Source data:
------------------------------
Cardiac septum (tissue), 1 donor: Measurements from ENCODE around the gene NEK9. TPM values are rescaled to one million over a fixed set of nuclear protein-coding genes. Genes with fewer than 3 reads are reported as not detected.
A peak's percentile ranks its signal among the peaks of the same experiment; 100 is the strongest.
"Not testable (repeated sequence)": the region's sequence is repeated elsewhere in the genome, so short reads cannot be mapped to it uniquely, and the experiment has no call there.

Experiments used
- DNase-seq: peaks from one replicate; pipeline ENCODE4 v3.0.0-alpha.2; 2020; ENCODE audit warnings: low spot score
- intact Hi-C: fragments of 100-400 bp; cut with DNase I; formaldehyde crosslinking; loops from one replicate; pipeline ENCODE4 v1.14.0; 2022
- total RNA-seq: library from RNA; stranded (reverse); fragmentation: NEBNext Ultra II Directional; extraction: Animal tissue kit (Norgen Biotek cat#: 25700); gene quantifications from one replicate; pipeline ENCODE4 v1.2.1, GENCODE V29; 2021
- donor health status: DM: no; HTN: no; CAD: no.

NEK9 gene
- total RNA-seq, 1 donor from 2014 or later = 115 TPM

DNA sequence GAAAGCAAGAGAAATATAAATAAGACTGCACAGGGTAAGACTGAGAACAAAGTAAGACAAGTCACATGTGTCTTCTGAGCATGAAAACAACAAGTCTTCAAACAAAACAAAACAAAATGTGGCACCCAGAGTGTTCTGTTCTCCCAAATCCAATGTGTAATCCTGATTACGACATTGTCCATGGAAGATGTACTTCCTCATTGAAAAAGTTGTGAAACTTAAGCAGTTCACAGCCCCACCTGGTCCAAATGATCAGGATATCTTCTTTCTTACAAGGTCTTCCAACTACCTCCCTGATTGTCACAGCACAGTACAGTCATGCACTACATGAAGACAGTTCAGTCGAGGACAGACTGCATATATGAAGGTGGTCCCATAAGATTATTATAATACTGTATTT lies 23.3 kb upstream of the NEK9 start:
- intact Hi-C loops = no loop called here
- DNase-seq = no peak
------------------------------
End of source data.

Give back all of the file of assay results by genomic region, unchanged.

Cardiac septum (tissue), 1 donor: Measurements from ENCODE around the gene NEK9. TPM values are rescaled to one million over a fixed set of nuclear protein-coding genes. Genes with fewer than 3 reads are reported as not detected.
A peak's percentile ranks its signal among the peaks of the same experiment; 100 is the strongest.
"Not testable (repeated sequence)": the region's sequence is repeated elsewhere in the genome, so short reads cannot be mapped to it uniquely, and the experiment has no call there.

Experiments used
- DNase-seq: peaks from one replicate; pipeline ENCODE4 v3.0.0-alpha.2; 2020; ENCODE audit warnings: low spot score
- intact Hi-C: fragments of 100-400 bp; cut with DNase I; formaldehyde crosslinking; loops from one replicate; pipeline ENCODE4 v1.14.0; 2022
- total RNA-seq: library from RNA; stranded (reverse); fragmentation: NEBNext Ultra II Directional; extraction: Animal tissue kit (Norgen Biotek cat#: 25700); gene quantifications from one replicate; pipeline ENCODE4 v1.2.1, GENCODE V29; 2021
- donor health status: DM: no; HTN: no; CAD: no.

NEK9 gene
- total RNA-seq, 1 donor from 2014 or later = 115 TPM

DNA sequence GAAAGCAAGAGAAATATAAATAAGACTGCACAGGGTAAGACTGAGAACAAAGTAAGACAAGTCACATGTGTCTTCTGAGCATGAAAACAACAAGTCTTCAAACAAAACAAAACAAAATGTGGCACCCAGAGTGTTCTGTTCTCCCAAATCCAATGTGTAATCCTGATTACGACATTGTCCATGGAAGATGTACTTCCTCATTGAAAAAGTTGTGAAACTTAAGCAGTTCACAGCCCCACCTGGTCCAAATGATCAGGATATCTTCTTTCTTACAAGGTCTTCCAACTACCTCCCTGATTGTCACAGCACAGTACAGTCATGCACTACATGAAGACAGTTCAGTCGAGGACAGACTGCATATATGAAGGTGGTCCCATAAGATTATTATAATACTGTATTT lies 23.3 kb upstream of the NEK9 start:
- intact Hi-C loops = no loop called here
- DNase-seq = no peak